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'Half and Half' questions if times really are a-changin’
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Live Theatre Workshop

'Half and Half' questions if times really are a-changin’

It's an entertaining mind bender about a groovy kind of love

  • courtesy LTW

“Half and Half” by playwright James Sherman is actually two one-act plays whose parallels provide a theatrical version of a “compare and contrast” essay. Here, Sherman scrutinizes the social attitudes and gender roles between the comparable but very different household environs in 1970 and 2005.

Sherman is a Second City comedy troupe alumnus whose best known work is the off-Broadway hit, “Beau Jest.” In “Half and Half,” structure is everything, since the time periods are presented wholly separate, rather than intercut. As theatre, Sherman’s structural choice is especially effective because it recycles both its material and its actors, enhancing the sense of parallel lives.

As a result, lots of pop culture elements from the 60’s are subject to reinterpretation in the second act. Most of the reintroduction of material is inspired or inspiring, though some moments seems gratuitous, as when Sherman, as if to prove he’s serious, manages to namecheck Leo Tolstoy to explain The Dick Van Dyke Show’s Rob and Laura Petrie.

It’s April 22, 1970, in the first “Half,” the very first Earth Day, an event created by then-U.S. Senator Gaylord Nelson. The fun and fog of the Sixties are just starting to clear. Traditional housewife Susan is in her early stages of feminist radicalization, still wearing an apron and hideous shoes, but reading Betty Friedan.

Susan is obsessed with getting breakfast right for her husband, Stewart, before he goes to work and she heads down to the Earth Day demonstrations, gas mask in hand. She wants to take their 15-year-old daughter, Lucy, with her, over Stewart’s objections. Nascent assertions of self to Stewart’s boss at a recent party, insisting she is Susan Grant, rather than Mrs. Stewart Grant, are an issue, with consequences that run deeper than is immediately apparent.

Meanwhile, Lucy wants to conduct a teach-in on the environment in lieu of her 16th birthday party. She works on her homework at the kitchen table – an analysis of Robert Frost’s poem, “The Road Not Taken.” The point is made: decisions have consequences.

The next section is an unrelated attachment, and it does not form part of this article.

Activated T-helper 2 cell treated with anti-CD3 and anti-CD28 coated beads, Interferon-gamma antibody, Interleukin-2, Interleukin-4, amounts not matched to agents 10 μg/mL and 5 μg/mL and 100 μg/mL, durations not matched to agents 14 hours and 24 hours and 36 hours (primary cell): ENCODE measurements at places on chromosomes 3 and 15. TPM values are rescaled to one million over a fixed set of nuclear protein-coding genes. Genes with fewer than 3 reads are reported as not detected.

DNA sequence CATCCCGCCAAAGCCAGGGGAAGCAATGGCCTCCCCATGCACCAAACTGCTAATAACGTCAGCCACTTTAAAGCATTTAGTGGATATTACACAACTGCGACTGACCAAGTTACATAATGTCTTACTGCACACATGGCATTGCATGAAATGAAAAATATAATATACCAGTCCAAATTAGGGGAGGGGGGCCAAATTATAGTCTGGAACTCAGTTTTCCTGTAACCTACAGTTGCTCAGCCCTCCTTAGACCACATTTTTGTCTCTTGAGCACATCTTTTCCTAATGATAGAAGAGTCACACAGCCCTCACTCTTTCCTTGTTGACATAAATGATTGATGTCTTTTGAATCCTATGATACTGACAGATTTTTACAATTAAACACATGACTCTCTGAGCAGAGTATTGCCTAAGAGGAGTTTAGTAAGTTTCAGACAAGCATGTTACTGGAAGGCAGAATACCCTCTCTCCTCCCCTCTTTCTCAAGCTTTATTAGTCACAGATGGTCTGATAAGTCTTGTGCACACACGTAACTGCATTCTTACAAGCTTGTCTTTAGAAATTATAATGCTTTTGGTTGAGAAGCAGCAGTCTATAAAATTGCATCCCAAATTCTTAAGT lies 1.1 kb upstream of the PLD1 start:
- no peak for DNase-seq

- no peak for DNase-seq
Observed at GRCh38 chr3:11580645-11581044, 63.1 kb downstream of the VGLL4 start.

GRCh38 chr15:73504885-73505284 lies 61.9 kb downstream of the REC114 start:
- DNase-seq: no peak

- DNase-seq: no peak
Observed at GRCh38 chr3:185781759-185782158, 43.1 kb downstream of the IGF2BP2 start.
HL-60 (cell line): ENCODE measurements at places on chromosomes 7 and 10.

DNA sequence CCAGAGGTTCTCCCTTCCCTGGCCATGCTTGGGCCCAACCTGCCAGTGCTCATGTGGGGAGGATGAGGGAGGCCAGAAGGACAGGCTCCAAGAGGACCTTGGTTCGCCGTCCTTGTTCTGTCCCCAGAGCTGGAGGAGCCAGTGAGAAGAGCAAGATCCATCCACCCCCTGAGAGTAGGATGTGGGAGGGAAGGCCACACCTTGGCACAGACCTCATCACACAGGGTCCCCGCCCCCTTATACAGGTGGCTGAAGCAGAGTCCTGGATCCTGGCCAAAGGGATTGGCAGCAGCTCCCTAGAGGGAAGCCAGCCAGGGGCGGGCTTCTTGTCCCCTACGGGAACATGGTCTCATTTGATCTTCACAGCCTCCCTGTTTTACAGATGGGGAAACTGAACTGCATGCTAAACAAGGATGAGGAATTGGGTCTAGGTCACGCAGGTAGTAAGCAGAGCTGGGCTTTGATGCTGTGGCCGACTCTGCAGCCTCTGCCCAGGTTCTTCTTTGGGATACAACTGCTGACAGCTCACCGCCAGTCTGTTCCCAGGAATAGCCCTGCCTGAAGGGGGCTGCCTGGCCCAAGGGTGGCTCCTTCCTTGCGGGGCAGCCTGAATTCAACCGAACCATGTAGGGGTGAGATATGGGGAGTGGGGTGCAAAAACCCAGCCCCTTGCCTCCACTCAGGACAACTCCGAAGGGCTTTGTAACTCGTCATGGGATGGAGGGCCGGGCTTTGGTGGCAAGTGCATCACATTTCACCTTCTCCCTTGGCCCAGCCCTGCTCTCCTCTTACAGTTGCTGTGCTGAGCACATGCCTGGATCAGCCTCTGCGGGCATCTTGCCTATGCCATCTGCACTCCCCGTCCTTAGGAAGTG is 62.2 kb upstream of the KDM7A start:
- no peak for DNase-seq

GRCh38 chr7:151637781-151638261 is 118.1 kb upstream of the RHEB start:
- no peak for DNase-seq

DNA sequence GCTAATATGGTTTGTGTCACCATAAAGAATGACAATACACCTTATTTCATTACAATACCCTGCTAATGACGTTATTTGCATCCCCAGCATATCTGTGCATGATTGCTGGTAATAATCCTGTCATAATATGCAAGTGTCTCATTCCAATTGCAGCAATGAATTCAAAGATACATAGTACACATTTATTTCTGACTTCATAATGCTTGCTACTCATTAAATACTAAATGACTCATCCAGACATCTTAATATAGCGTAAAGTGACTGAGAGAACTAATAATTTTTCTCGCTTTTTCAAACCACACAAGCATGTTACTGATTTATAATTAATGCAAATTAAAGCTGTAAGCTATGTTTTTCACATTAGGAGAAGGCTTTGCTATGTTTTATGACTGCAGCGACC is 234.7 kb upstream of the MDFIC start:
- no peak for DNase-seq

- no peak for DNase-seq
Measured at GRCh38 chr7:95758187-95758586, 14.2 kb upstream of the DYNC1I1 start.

Clearly, the balance of power in the household is in flux and frustration overflows on all sides, finally erupting in violence.

The second “Half” takes place on July 5, 2005. Gaylord Nelson has just died at age 89. Lucy, now a corporate lawyer, is preparing to defend her pollution-spouting client, while her house-husband, Jeremy, cooks frittatas for her and their daughter, Katie. The parental units’ role reversal is complete: Lucy is now a distracted, hard-edged breadwinner with little time for relational nuances. Jeremy is a sensitive New Age guy whom Katie is closer to than her mother. Katie does her homework, a deconstruction of Frost’s “The Road Not Take,” while a discussion rages about her desire for cosmetic surgery. In a nice bit of loopiness, Susan returns for a cameo appearance via phone.

Live Theatre Workshop executive director Kristi Loera portrays Susan and grown-up Lucy. She brings a frenetic energy to both roles, yet clearly differentiates the two characters. Her Susan is tentative, walking in mincing steps, bold but not yet confident. Adult Lucy, on the other hand, is blissfully overworked, un-reflective and over-confident, in contrast to both her mother and the younger version of Lucy that we first encounter. Loera rushes through her lines, constantly pushing her timing and it works for both her characters.

Rick Shipman, as Stewart and Jeremy, has the bigger transition, going from grey flannel shlub to Alan Alda-esque sensitivity. He handles both convincingly, especially in the more nuanced second “Half,” when he no longer has to play the strong, silent type. There isn’t huge chemistry between him and Loera, but there doesn’t need to be. As the author tells us, this play about the working together versus coexisting. Shipman and Loera bring just enough tension and mutual respect to make that dynamic work and still be a comedy.

Though too mature to be playing a fifteen year old, Shannon Rzucidlo also manages the transition well. In the first act, Rzucidlo set up a studious, intense, socially conscious Lucy for Loera to key-off on as adult Lucy. In the second act, Rzucidlo created a more vapid character, still intelliegent and intense, but more deeply concerned with appearances (Katie undergoes three wardrobe changes during breakfast). She is a young actress to watch. We’ll get that opportunity again when she appears in Beowulf Alley Theatre’s production “Rough Crossing” by Tom Stoppard in September.

“Half and Half” makes you think (though not too much), hits some light notes of nostalgia along with its comedy, and provides a nice vehicle for its actors. It’s not exactly a must-see show, though there’s also no reason not to check out this Live Theatre Workshop’s production directed by Missie Scheffman, especially given the summer theatre doldrums. “Half and Half” isn’t a mind blowing work, but it’s at least an entertaining mind bender about a groovy kind of love.

If you go

  • “Half and Half” presented by Live Theatre Workshop, 5317 E. Speedway, through August 21
  • Performances are Fridays and Saturdays at 7:30 p.m.; Sundays at 3 p.m.
  • Tickets are $18 with student, senior citizen and military discounts available. For reservations, call 327-4242 or email ltwreservations@qwestoffice.net

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